Green highway sign with words Diagnosis Burnout on black and white cloud background
Allied News September 28, 2018

By Tiffany Aller

How Allied Travel Jobs Can Keep You From Burning Out as a Healthcare Provider

Burnout is an unfortunate reality of the healthcare industry, because providers give 200 percent every single day, pouring heart and soul into patient care.

Studies on healthcare burnout estimate that up to 50 percent of practitioners may experience burnout within their career. One way to prevent healthcare burnout is to change things up from the routine. And the best way to do that is by taking the leap into the healthcare travel world.

When you’re ready to take that step and explore the many opportunities available for allied careers in locations around the country, visit Club Staffing to view open positions that range from short-term to months-long stays in areas you’ve always wanted to visit.


Stay long enough to learn, not long enough to grow stale
Sarah Stromsdorfer, an occupational therapist and the founder of the educational website MyOTSpot, says that the beauty of working in a travel healthcare position is that it’s a “great way to reduce and avoid burnout since you not only get a change of setting but you’re also learning so much from each new site.”

You’ll be able to make an impact, fill an in-demand role, and then roll out of town and onto your next opportunity before you lose interest or become overwhelmed. Stromsdorfer goes on to say that “working only three months at one setting doesn’t leave you time to feel burned out, since you’re…moving on before burnout can set in.”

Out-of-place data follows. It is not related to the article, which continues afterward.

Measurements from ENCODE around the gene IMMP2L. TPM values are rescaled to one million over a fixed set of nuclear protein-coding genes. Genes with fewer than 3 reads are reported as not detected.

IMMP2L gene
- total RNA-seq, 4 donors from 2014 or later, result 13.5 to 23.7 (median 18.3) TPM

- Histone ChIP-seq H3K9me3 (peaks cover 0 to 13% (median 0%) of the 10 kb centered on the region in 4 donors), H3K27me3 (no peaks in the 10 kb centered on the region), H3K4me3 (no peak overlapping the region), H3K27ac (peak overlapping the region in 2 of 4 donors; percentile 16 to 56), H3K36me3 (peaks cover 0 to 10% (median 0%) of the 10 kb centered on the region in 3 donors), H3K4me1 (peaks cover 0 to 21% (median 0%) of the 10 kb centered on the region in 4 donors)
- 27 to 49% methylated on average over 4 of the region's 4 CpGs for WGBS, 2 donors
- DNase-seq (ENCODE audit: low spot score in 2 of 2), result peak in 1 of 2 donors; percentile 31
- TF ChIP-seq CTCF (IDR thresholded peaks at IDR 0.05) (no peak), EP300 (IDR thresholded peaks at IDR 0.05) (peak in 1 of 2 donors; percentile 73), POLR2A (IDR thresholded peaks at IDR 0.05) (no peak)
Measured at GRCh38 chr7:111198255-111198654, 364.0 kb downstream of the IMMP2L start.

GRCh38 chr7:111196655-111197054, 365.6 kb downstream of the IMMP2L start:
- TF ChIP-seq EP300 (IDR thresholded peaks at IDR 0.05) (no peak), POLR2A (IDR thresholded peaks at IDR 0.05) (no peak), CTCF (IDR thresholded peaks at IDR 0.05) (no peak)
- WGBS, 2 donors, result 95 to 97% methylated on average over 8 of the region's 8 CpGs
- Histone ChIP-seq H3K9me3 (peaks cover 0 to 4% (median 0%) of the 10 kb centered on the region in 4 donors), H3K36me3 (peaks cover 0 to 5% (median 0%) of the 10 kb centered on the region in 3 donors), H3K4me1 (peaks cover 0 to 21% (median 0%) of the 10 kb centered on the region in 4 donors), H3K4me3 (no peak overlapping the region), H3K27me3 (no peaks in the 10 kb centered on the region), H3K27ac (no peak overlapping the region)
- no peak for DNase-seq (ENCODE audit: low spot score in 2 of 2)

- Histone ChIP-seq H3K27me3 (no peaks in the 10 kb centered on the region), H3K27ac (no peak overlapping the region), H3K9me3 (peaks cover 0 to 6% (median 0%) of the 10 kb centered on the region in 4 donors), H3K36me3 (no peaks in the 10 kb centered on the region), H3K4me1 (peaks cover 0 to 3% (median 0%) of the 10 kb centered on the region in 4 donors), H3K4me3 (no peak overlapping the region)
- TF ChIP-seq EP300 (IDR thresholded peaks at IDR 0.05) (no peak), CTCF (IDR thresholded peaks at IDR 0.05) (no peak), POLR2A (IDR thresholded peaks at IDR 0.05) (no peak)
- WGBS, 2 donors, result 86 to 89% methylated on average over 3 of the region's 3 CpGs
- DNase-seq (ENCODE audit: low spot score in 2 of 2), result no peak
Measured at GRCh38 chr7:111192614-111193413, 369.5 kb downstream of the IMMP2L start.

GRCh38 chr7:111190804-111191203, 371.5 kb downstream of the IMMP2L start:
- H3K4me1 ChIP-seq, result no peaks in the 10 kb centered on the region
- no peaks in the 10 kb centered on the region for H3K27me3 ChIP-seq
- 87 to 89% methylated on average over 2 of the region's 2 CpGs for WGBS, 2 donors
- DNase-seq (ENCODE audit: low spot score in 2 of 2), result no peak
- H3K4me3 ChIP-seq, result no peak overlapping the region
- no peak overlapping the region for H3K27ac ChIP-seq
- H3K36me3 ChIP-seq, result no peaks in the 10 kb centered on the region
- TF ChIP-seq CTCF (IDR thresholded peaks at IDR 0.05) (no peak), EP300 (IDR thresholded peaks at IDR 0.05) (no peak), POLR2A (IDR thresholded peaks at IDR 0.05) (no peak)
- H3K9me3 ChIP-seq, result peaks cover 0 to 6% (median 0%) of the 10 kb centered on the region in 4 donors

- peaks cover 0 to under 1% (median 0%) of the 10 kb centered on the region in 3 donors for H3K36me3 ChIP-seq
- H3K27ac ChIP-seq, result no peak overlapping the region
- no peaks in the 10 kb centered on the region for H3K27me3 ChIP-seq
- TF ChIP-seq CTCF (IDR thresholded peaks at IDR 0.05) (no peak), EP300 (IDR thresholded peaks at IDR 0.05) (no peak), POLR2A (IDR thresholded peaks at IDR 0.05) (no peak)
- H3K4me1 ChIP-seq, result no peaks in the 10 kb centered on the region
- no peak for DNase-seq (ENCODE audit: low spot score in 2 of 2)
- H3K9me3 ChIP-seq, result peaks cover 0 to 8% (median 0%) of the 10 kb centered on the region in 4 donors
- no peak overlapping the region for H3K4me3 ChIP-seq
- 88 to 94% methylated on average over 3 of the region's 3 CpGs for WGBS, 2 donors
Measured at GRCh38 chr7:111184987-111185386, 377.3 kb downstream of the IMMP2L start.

Avoid office politics and workplace drama
Healthcare burnout occurs not only because you’re working so hard for so long, but also because some environments grow toxic over time. Stromsdorfer says, "When you’re doing a travel assignment, you are also able to avoid the workplace politics and drama that comes with being at a position year-round.”

You won’t be impacted as much by cliques that form, seasonal considerations that bring out not-so-great qualities in your coworkers or the inevitable healthcare burnout that results. Stromsdorfer concludes “it’s a great way to stave off the burnout and keep you passionate about your career.”

Gain a new perspective to prevent healthcare burnout
You’ll see, experience, learn and do far different things in your changing travel healthcare roles than a traditional job. You can heighten that by jumping into a role different from those you’ve had before. That enables you to “take a step back from the day-to-day practice of seeing patients, gain a different perspective within the industry, and ultimately revitalize [your] passion," says Lindsey Banks, a clinical audiologist.

Banks did exactly that when she changed from her career field to working as a regional account manager for a hearing aid manufacturer, which led her to locations in Oregon, Washington and Idaho. The break and experience in travel and trying something different lead to feeling rejuvenated. “I’m now practicing in a clinic again,” she says, “and loving it.”

If you’re beginning to feel the impact of healthcare burnout and are ready to take a leap of faith into a new career that can leave you feeling like a whole new person while you also cross off fabulous destinations from your bucket list, begin applying to allied healthcare travel roles today.


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